Thanks!



I think alder is n fixing - not sure if it will cope with zone 5 though.


Thanks, I was trying to illustrate my question. I don't really need to know a species, I want a place (or places) to go find alternatives. In your response for instance, Alder would work, or black locust, but my client Hates Black Locust and doesn't really like Alder, where can I go to find alternatives, or what method can I follow to replace the functions I might be using the Black Locust or Alder for....more of a 'where do I go to expand the species I have knowledge of and am comfortable in recommending in a design'. Thanks for your input though, obviously my first attempt wasn't clear
 
Jennifer Wadsworth
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@Kim Arnold: Geoff referenced "Legumes of the World" (or "LOWO") many times throughout his course. The book is expensive but the publishers (Kew Gardens) have now made the information available as an online database, check it out!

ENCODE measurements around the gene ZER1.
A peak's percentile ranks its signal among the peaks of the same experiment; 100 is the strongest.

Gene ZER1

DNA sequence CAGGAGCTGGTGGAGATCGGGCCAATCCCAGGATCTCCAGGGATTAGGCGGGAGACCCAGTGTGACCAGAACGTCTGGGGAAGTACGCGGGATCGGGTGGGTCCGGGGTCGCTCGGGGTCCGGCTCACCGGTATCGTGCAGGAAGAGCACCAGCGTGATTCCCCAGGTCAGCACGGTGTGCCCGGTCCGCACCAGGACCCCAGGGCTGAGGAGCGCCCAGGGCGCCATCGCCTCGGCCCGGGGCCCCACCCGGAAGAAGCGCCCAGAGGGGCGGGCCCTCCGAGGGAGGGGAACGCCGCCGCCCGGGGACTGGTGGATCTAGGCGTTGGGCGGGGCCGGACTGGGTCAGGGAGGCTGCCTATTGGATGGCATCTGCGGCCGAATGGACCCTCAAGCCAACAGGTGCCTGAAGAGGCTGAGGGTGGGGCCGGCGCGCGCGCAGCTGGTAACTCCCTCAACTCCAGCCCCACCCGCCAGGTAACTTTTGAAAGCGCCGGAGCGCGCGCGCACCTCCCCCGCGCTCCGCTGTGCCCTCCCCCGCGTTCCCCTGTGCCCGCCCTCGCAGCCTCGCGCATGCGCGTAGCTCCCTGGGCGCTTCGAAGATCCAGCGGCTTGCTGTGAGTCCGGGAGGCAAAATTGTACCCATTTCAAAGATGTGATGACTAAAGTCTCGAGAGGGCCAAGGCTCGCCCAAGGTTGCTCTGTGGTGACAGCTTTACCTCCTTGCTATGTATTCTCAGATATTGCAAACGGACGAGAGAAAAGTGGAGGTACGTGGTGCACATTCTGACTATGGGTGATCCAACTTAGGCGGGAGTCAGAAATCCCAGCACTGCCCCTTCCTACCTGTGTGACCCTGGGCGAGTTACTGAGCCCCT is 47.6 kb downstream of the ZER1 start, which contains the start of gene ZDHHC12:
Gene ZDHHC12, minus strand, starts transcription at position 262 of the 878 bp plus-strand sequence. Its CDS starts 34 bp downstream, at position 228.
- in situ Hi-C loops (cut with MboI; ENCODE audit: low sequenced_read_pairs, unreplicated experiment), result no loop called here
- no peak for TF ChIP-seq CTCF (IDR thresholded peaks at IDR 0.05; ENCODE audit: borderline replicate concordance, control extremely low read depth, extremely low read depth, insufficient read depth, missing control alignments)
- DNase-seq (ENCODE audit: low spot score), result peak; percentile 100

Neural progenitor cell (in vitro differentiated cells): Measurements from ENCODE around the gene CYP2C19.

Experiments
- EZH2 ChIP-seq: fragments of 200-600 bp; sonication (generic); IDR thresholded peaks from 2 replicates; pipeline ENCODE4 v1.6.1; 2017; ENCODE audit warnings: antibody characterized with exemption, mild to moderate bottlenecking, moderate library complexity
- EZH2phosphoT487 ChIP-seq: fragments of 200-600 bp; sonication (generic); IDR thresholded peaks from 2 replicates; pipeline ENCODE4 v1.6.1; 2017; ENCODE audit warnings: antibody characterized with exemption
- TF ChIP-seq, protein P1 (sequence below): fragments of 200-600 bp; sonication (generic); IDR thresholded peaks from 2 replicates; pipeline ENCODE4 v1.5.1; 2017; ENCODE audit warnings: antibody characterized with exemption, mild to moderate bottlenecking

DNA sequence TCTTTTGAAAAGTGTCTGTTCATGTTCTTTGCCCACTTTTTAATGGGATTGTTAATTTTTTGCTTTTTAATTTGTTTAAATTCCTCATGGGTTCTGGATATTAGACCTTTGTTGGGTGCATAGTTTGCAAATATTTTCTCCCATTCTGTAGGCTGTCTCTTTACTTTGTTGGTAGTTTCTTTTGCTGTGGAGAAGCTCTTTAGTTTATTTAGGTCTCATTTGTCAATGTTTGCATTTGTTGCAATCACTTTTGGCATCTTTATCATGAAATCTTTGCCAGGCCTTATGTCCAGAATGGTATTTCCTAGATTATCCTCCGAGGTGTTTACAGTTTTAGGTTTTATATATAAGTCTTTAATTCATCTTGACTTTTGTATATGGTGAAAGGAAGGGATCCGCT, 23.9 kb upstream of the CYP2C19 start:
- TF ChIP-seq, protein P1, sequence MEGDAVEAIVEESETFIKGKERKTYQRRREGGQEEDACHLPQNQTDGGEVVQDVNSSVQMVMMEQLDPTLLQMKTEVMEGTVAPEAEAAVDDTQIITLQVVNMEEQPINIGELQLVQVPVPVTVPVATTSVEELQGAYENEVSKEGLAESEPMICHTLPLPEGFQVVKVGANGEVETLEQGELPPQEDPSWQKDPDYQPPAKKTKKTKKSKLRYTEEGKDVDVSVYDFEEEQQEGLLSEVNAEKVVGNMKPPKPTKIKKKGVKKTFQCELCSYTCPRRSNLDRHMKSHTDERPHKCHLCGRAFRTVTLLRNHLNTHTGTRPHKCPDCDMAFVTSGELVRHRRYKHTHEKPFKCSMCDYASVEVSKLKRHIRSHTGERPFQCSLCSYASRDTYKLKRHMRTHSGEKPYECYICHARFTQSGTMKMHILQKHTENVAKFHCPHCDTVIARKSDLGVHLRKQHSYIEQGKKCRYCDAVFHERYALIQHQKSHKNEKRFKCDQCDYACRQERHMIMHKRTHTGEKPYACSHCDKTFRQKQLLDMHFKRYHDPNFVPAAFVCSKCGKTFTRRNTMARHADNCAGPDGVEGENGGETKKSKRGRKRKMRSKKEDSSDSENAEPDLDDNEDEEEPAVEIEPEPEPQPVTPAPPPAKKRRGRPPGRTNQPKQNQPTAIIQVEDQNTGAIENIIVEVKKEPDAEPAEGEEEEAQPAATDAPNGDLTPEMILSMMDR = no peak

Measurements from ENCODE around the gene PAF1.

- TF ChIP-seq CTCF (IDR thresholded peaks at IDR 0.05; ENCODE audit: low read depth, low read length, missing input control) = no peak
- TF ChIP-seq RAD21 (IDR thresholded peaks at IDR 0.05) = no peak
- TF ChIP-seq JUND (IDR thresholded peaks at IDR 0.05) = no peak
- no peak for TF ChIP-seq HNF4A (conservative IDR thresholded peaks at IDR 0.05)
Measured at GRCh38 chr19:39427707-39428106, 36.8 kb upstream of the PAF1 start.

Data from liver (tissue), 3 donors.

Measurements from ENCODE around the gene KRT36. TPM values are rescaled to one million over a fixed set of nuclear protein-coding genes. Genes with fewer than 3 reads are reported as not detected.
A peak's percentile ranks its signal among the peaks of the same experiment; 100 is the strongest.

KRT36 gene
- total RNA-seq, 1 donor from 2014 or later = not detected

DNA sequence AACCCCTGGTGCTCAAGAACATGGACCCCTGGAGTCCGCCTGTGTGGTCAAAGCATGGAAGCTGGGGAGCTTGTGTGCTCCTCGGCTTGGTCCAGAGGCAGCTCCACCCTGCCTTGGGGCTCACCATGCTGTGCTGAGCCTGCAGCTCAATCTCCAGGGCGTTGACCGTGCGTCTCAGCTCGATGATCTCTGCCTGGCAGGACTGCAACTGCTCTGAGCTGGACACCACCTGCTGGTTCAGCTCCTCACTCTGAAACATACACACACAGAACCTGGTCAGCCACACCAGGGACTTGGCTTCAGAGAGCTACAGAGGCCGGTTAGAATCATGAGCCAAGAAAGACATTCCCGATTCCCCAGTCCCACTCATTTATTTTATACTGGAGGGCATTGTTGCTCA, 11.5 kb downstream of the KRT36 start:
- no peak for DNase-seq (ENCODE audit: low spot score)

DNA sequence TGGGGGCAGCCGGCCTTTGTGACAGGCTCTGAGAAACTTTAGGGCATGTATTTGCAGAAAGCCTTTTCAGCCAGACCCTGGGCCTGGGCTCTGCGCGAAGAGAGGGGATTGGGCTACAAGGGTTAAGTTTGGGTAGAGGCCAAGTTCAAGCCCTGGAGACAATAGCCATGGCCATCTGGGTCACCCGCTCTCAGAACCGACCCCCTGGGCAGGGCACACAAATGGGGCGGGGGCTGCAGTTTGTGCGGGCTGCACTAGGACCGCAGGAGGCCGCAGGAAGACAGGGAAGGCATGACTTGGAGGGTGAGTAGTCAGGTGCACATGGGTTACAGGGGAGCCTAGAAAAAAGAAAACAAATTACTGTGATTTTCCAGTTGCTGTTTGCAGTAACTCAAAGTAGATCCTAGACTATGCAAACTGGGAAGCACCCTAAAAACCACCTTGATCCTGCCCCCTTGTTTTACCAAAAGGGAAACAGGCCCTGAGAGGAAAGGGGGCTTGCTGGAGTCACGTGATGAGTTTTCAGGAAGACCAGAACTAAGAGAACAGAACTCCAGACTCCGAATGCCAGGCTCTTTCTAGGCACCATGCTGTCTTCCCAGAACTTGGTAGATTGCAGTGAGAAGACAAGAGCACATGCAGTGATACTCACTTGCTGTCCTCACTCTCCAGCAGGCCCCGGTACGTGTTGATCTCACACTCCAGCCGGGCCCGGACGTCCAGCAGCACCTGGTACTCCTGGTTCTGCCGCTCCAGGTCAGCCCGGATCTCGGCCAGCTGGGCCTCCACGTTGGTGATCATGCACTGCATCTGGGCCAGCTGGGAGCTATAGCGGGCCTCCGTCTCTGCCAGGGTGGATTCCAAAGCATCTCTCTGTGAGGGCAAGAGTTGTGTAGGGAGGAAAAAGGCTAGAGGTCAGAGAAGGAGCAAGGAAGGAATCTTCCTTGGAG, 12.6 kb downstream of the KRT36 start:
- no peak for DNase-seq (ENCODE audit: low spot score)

http://www.kew.org/science-research-data/lowo/index.htm

 
Miles Flansburg
steward
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OOO Shiny !
Even has a list of shrooms!
 
Mark Boland
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Is Geoff aware of any Food Forest that are specifically designed for short rotation animal systems(pig, sheep, goat, poultry)? these would be low/no care fruits, legume, tuber... that would provide a near endless supply of colony raised animals
 
Ruby Kaercher
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How to begin in an urban garden ?
 
brandon gross
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I really enjoy the conversations and podcast between paul and geoff. I'm just wondering about how would some one with basicly no budget could volunteer or intern for a project like the the jordan project?
 
Alan McGill
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I've heard Geoff state that we could feed everyone on the planet with 3 or 4 percent of the equivalent land area as is currently used for industrial agriclture. I would love him to elaborate and go over the math on that one. It's a mind blowing statement.
 
Turon Sharp
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Hi,